Computer engineering student [sherwin-dc] had a rover project which required streaming video through an ESP32 to be accessed by a web server. He couldn’t find documentation for the standard camera interface of the ESP32, but even if he had it, that approach used too many I/O pins. Instead, [sherwin-dc] decided to shoe-horn a video into an I2S stream. It helped that he had access to an Altera MAX 10 FPGA to process the video signal from the camera. He did succeed, but it took a lot of experimenting to work around the limited resources of the ESP32. Ultimately [sherwin-dc] decided on QVGA resolution of 320×240 pixels, with 8 bits per pixel.

This meant each frame uses just 77 KB of precious ESP32 RAM.

His design uses a 2.5 MHz SCK, which equates to about four frames per second. But he notes that with higher SCK rates in the tens of MHz, the frame rate could be significantly higher — in theory. But considering other system processing, the ESP32 can’t even keep up with four FPS. In the end, he was lucky to get 0.5 FPS throughput, but that was adequate for purposes of controlling the rover (see animated GIF below the break). That said, if you had a more powerful processor in your design, this technique might be of interest. [Sherwin-dc] notes that the standard camera drivers for the ESP32 use I2S under the hood, so the concept isn’t crazy.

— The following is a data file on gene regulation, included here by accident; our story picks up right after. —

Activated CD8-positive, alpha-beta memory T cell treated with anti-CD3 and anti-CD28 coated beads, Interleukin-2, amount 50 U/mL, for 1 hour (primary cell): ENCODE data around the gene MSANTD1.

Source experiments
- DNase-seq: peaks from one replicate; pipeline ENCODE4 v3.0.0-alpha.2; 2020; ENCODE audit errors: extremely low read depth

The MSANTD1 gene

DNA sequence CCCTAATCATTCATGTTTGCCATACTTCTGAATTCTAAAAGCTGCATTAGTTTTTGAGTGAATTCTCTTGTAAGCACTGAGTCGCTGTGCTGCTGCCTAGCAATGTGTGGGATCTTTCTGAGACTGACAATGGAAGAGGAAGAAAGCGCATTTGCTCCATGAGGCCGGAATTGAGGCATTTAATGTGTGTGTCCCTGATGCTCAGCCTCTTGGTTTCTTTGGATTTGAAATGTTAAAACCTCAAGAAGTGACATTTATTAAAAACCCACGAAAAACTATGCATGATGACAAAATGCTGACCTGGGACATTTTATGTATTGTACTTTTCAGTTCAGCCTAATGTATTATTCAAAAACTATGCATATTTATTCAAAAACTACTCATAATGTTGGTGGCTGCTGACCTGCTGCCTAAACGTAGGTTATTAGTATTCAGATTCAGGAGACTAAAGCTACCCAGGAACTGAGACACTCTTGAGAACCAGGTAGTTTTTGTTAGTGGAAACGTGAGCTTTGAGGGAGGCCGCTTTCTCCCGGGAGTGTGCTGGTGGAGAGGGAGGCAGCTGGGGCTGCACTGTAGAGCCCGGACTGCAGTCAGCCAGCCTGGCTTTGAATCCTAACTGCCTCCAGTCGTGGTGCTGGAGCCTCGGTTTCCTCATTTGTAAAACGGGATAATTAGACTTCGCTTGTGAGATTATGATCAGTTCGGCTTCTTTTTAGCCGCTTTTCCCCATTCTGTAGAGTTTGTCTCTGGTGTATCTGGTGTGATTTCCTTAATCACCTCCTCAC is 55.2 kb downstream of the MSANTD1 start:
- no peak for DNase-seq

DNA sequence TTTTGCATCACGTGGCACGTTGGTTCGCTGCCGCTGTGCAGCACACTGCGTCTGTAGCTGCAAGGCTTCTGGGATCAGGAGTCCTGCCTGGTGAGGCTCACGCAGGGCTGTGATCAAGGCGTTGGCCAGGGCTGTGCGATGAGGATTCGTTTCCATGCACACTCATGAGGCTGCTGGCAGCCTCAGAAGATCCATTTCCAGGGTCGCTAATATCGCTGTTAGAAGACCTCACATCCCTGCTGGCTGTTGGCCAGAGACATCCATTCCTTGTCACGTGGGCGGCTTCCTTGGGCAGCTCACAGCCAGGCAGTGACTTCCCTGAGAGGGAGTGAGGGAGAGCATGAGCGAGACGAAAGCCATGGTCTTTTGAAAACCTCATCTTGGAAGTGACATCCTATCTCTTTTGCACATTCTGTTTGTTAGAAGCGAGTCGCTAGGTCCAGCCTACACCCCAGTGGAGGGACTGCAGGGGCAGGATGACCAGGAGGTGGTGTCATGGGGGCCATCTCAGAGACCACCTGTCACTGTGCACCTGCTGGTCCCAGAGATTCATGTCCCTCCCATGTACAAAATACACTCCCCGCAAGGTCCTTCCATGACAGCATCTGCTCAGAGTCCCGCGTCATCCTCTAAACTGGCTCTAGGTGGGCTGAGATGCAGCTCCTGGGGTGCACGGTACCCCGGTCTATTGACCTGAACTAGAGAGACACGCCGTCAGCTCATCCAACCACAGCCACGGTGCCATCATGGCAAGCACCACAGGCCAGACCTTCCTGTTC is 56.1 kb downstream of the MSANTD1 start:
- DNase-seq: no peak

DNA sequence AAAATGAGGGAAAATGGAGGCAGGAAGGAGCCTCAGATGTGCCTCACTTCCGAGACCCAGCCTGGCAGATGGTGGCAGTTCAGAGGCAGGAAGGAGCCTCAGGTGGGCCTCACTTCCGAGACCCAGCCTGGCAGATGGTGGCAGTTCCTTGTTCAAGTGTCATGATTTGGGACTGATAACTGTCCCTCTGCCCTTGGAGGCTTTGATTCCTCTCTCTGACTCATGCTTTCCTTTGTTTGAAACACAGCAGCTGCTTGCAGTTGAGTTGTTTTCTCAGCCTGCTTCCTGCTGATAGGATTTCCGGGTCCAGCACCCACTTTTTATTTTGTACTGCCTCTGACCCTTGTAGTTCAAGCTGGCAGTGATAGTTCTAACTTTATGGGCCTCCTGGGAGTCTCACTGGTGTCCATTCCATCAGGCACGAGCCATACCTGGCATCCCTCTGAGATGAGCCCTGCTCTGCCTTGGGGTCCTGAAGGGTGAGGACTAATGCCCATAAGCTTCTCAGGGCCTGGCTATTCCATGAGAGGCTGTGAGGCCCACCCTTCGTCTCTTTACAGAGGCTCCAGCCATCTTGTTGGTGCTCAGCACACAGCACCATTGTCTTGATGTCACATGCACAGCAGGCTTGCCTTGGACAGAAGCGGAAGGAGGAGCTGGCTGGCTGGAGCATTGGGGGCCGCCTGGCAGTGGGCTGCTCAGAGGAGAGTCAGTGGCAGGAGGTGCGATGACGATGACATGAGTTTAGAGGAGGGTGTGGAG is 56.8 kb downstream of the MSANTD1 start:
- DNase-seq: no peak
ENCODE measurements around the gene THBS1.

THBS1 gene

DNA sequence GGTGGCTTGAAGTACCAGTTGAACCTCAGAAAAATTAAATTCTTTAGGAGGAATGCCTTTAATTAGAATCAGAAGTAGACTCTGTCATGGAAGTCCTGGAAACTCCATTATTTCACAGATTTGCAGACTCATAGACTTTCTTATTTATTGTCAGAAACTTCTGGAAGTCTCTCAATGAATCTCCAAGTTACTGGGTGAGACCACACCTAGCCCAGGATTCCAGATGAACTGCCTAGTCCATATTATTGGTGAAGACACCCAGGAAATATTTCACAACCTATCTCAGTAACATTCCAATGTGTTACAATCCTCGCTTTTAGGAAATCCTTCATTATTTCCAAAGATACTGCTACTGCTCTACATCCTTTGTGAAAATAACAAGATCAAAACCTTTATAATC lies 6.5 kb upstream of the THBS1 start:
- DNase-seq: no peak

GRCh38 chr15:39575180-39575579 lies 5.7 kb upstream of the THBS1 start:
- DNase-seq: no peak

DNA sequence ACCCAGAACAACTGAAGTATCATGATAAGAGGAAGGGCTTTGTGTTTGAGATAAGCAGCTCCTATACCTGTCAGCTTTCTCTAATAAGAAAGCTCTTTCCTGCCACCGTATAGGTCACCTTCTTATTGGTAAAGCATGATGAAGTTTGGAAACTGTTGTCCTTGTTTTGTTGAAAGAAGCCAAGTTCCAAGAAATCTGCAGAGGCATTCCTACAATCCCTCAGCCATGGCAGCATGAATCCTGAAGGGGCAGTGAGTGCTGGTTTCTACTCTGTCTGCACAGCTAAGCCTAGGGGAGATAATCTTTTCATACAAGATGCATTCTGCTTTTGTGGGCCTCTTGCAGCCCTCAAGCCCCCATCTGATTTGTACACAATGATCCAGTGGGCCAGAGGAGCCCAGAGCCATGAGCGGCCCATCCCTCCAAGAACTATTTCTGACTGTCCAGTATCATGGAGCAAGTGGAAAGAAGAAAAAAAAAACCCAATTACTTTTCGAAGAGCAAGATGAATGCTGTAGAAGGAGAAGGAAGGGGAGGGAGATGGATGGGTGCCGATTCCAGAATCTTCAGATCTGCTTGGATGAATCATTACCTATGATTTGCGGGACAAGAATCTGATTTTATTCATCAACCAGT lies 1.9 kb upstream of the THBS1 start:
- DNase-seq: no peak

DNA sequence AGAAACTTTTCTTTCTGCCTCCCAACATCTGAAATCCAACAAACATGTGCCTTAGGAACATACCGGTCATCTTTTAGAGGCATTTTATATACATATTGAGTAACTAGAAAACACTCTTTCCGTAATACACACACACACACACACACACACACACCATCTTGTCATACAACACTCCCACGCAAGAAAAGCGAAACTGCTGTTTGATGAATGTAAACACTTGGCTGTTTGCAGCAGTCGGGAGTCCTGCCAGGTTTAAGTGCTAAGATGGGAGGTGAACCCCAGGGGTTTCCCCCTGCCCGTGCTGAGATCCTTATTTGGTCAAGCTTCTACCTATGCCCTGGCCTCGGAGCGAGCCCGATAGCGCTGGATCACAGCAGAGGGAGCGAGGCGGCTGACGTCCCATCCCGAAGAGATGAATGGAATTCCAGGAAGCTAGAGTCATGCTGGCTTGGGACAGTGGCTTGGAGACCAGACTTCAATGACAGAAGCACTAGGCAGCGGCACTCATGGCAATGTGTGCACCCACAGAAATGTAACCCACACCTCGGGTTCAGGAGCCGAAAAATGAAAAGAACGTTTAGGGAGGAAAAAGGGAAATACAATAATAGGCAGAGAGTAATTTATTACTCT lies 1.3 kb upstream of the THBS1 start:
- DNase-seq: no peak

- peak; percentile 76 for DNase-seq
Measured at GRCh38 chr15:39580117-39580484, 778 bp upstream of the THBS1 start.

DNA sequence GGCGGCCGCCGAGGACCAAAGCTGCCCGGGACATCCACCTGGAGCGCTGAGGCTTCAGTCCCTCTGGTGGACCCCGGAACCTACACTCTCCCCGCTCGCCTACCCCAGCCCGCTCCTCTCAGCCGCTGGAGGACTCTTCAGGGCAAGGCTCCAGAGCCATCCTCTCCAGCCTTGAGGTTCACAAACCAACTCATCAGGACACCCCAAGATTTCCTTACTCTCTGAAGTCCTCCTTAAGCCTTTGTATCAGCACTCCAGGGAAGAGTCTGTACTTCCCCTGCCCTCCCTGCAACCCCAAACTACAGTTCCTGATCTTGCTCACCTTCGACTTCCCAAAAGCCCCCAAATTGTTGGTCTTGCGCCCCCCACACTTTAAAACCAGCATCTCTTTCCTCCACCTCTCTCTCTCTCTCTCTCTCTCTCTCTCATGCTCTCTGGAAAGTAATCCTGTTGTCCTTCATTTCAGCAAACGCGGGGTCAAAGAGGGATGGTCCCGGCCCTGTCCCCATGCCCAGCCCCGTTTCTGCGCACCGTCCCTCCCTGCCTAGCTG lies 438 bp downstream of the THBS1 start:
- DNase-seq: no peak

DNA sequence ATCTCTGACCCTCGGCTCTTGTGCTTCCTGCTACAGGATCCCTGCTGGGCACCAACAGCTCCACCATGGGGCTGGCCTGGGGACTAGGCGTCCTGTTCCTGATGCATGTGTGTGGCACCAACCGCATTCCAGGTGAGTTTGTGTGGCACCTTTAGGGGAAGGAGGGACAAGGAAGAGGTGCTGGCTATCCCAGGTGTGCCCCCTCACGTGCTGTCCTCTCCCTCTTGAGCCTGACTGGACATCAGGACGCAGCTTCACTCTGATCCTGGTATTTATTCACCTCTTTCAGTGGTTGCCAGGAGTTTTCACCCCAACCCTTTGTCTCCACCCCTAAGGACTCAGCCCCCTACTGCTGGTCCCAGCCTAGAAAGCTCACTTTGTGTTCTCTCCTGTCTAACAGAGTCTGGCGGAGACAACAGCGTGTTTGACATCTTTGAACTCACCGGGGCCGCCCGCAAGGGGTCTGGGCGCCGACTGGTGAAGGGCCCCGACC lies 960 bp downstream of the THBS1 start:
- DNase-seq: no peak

We’ve covered several articles about generating video over I2S before, including this piece from back in 2019. Have you ever commandeered a protocol for “off-label” use?

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